“It is encouraging to see so much investment in Britain’s ‘hard’ infrastructure, yet business needs more support when it comes to the ‘soft’ backbone of the economy.  The chancellor’s proposed youth contract is certainly a step in the right direction, but it is not just about placing the unemployed in any job – business will only grow if the right people are given the right skills for the region in which they live.  We need to see more investment in skills so that the accusation that new entrants to the labour market are not work ready can no longer be levelled at school leavers.”

Readers' comments (5)

  • Diplo Docus

    The economy needs a total rethink and reset. Simply allowing the same ovine idiots that got us where we are to try and get us out again is complete madness. So then...

    Print LOADS of money! After all, the world boomed happily in its ignorance through the early noughties under this illusion, and all politicians assured us that we never had it so good. This time we will do it with our eyes open.

    We're going to have to do it anyway, but instead of giving it to wrong people (again) this time give everyone over the age of 30 who was born in the UK £150k, with the condition that this is first used to pay off all existing mortgages/loans.

    And anyone over the age of 50 will have £50k of it compulsorily allocated to some form of creative pension fund that will be used to invest in UK businesses.

    In this way, prudent savers will be rewarded for once; banks will be recapitalised - and those prudent types without debt will have a windfall with which get the economy going again like a train.

    Obviously some smart smart thinking is needed to devise a framework that prevents grotesque asset price inflation and feckless spending on imported goods, .
    A simple hike of VAT to 50% on imported cars and luxury goods would tax most of this back off the feeble-willed anyway.

    Oh yes, and quit the EU. Obviously.

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  • Anonymous

    Extend post study Visa's for IT skilled people, their is a shortage of IT skilled people in EU - sponcership route for small companies is expensive and timeconsuming.

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  • Anonymous

    Public sectors should encourage the purchase of British software products & services, Small British companies find it hard to survive when American IT companies have monopolies in the Public sector market in UK, When the products are developed abroad which helping their economy and not UK's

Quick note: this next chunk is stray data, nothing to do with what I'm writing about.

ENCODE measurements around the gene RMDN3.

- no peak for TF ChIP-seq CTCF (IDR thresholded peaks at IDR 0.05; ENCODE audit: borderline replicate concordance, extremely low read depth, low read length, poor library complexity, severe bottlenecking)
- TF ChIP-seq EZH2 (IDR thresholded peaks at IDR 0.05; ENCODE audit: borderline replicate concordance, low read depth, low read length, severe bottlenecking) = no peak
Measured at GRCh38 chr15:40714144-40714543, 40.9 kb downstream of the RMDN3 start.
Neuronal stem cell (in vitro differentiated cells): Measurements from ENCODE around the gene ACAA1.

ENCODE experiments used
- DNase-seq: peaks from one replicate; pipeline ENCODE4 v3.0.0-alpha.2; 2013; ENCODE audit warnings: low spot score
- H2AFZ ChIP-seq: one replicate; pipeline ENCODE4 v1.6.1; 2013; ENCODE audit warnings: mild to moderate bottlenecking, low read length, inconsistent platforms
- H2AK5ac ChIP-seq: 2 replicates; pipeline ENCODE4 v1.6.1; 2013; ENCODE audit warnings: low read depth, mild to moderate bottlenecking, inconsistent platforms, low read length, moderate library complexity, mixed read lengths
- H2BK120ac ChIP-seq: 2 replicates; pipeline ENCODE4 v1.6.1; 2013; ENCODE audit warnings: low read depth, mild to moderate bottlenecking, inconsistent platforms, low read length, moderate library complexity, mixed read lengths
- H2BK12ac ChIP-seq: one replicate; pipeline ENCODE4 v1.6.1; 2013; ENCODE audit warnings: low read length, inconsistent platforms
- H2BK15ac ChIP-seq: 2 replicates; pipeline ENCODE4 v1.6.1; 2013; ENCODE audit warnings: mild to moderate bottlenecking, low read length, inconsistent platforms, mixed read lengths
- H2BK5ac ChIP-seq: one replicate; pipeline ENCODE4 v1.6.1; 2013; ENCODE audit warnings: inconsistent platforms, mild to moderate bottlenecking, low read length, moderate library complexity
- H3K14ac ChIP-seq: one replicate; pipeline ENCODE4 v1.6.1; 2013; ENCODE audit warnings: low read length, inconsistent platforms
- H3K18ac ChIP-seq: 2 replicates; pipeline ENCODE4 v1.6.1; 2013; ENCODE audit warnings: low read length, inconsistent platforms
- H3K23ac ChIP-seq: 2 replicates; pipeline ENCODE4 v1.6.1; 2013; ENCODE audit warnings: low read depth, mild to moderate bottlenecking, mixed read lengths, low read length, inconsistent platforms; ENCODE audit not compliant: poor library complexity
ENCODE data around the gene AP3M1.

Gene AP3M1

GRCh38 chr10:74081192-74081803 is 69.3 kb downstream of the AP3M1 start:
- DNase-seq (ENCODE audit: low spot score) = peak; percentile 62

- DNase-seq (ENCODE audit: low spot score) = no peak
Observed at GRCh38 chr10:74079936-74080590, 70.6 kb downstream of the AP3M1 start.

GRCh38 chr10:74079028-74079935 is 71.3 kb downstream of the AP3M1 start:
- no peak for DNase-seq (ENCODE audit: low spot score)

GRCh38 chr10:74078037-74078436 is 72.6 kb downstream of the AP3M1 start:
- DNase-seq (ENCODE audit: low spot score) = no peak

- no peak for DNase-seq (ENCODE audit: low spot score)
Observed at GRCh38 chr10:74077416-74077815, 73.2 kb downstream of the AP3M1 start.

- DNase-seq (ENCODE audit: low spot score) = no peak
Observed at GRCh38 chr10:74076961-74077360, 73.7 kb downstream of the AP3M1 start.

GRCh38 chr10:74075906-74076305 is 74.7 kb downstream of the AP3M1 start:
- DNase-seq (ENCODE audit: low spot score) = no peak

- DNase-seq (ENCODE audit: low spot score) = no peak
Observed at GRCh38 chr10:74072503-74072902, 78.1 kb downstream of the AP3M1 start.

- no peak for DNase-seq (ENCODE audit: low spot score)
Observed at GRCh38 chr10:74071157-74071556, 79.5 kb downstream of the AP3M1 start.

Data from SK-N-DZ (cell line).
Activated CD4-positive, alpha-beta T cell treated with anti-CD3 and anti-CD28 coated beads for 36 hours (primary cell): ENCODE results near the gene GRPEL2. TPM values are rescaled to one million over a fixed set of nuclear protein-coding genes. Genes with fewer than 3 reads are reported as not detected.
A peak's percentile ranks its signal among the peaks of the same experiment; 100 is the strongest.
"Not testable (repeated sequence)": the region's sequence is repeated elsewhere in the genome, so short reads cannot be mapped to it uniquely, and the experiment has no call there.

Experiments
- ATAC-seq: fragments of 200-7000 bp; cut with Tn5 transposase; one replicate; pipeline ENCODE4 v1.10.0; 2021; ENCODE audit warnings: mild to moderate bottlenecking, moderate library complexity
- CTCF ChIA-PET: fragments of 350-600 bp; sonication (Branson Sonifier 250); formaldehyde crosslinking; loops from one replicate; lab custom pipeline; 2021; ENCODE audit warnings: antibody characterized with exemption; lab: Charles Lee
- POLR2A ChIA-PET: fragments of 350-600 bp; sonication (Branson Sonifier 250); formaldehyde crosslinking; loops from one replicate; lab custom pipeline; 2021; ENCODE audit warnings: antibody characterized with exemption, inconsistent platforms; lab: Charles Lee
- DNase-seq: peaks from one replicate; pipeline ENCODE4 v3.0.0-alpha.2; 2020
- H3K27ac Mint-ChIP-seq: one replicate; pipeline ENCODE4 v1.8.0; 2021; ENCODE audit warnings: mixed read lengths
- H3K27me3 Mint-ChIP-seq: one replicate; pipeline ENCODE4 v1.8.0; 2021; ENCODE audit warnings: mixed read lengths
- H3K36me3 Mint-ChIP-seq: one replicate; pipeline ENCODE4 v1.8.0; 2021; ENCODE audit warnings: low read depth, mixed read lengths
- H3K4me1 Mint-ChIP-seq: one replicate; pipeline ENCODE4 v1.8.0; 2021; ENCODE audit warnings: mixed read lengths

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  • Anonymous

    How did our education get into its current mess? I can recall people who left school at 15 or 16 to work and earn their keep; not only did they earn but they would also learn, through studying for the OND and then the HND and subsequently many went onto University to complete the last 2 years of a degree course; following that many went on to complete their PhDs.
    What a great safety net, which gave disaffected youths focus, self discipline and purpose, enabling them to become educated contributors to society and take pride in their achievement.
    Contrast that with the attempt to force feed the current crop of school kids from 15 to 18, whether they want it or not; leading to disaffection, disruption and despair.
    We are now returning to apprenticeships, but according to friends with engineering companies, keen to employ such young people, they are having to seek out candidates from Spain and Poland. Isnt that fantastic news!!
    Was the abolition of vocational training a means of keeping those 15/16 year olds in school so as to mask the fact that such training paths were declining, and would have increased the unemployed figures?
    Didn't it work well?

    Unsuitable or offensive? Report this comment

  • Anonymous

    How did our education get into its current mess? I can recall people who left school at 15 or 16 to work and earn their keep; not only did they earn but they would also learn, through studying for the OND and then the HND and subsequently many went onto University to complete the last 2 years of a degree course; following that many went on to complete their PhDs.
    What a great safety net, which gave disaffected youths focus, self discipline and purpose, enabling them to become educated contributors to society and take pride in their achievement.
    Contrast that with the attempt to force feed the current crop of school kids from 15 to 18, whether they want it or not; leading to disaffection, disruption and despair.
    We are now returning to apprenticeships, but according to friends with engineering companies, keen to employ such young people, they are having to seek out candidates from Spain and Poland. Isnt that fantastic news!!
    Was the abolition of vocational training a means of keeping those 15/16 year olds in school so as to mask the fact that such training paths were declining, and would have increased the unemployed figures?
    Didn't it work well?

    Unsuitable or offensive? Report this comment